You’re a CISO? That’s rough, buddy

Zuko commiserating that Sokka's girlfriend turned into the moon

I had the opportunity to speak candidly with several CISOs (Chief Information Security Officer) and CSOs (CISO plus physical security) at RSA this year. I heard lots about challenges, and it’s not surprising that the tenure is so short.

There’s a lot to unpack in the data behind those articles, but this is a product management blog so I’m going to focus on the differences between a CISO’s job and the product manager’s job. In short, it’s harder to be a security leader than a product leader.

This will be something of a hot take for my PM friends, but I think the number one reason is that Product gets more rope on suboptimal outcomes. It’s difficult to pin the blame when a product doesn’t work out. Often it’s hard to even say if the product isn’t working! Perhaps it was held to unreasonable expectations, perhaps it operates entirely in a squishy qualitative domain, perhaps it would have done better if Sales were differently compensated or Marketing had run a different campaign or Engineering had built a different design.

For some extreme examples:

Product leaders, like mini founders, are often able to pivot until the rope is truly gone. Their accountability is influenced by their ability to manage communication and relationships. As governance by the board is the startup’s accountability, so supervision by e-staff is product’s accountability. A capable leader can manage data and stories in both cases, within the bounds of reality, because the entire endeavor is a creative one. Building a new thing is inherently risky and prone to uneasy judgement calls.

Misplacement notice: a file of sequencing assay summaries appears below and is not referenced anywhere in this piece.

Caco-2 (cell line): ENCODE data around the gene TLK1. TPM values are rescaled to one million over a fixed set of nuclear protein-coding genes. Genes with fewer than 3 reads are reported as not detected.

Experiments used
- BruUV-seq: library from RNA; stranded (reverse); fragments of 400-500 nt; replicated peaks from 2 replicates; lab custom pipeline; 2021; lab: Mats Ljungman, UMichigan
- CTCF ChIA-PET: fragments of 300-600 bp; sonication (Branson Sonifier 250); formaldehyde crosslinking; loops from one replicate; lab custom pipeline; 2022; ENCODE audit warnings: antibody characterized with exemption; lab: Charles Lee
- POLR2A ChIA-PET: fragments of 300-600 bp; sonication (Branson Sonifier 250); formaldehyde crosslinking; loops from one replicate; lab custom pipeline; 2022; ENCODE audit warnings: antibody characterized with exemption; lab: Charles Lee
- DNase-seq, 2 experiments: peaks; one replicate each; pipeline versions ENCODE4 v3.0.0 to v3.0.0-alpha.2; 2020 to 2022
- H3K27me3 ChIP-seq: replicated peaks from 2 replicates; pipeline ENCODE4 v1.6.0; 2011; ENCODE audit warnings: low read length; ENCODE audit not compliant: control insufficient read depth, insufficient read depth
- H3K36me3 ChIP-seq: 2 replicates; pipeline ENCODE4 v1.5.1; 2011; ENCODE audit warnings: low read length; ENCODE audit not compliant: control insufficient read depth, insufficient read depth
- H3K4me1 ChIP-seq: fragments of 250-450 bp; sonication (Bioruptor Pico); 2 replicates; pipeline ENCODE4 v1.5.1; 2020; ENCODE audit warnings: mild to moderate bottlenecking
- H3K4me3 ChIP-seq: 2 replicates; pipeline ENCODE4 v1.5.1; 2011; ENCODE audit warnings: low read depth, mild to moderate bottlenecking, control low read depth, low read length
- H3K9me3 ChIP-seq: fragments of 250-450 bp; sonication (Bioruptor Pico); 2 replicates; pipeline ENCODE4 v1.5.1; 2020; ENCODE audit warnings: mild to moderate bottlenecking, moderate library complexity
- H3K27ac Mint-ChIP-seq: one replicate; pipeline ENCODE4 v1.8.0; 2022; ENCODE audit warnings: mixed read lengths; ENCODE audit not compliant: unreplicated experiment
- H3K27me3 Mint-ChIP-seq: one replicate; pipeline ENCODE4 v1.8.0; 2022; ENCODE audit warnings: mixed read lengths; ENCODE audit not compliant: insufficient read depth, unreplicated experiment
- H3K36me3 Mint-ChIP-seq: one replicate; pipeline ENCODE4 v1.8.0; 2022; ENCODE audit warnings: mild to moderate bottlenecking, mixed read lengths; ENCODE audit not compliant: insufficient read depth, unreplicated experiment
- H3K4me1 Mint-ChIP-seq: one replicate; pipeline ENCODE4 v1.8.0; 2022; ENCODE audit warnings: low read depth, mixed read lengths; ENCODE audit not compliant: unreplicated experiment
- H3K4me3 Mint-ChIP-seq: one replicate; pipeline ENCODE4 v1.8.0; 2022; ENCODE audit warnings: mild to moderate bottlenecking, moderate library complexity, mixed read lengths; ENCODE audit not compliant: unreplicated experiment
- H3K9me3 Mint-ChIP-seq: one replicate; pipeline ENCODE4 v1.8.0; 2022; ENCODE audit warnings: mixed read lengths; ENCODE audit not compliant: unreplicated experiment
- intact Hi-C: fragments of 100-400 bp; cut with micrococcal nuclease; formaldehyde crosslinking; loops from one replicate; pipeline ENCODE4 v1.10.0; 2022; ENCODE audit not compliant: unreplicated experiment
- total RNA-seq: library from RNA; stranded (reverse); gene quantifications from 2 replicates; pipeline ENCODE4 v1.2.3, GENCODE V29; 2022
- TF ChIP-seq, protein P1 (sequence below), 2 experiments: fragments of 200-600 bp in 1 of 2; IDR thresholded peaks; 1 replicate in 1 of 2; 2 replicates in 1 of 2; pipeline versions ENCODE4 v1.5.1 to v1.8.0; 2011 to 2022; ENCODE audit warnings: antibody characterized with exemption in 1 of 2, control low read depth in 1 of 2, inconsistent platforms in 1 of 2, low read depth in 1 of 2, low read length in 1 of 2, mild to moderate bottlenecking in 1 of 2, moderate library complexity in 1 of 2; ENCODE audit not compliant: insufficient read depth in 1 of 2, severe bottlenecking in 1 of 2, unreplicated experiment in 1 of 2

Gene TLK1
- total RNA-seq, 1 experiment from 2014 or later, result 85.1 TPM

The CISO on the other hand is operating in an almost entirely subjective domain, largely reactive to outside forces. The mission is impossible, organizational motivation is low, resources are poor, and success is uncertain. Failure on the other hand is very clear: on a breach or an audit fail, the CISO is probably gone. That firing may only be a sacrificial gesture from an organization with no intention to improve, or it may be a sincere attempt to increase security… but that distinction isn’t really relevant to the outgoing leader.

This set of challenges is then placed against a backdrop of the standard leadership fare. Planning and budgeting, maintaining systems, hiring and firing, customer meetings, and now the return of business travel. None of that measures up in difficulty to say, mining coal, but it’s still a drain on the individual’s resources.

Interestingly, while CISO tenure has been a subject of interest for several years, there’s very little data on Chief Product Officer tenure. It would be interesting to compare, this post might be invalid after all. Subjectivity in judgement cuts both ways.

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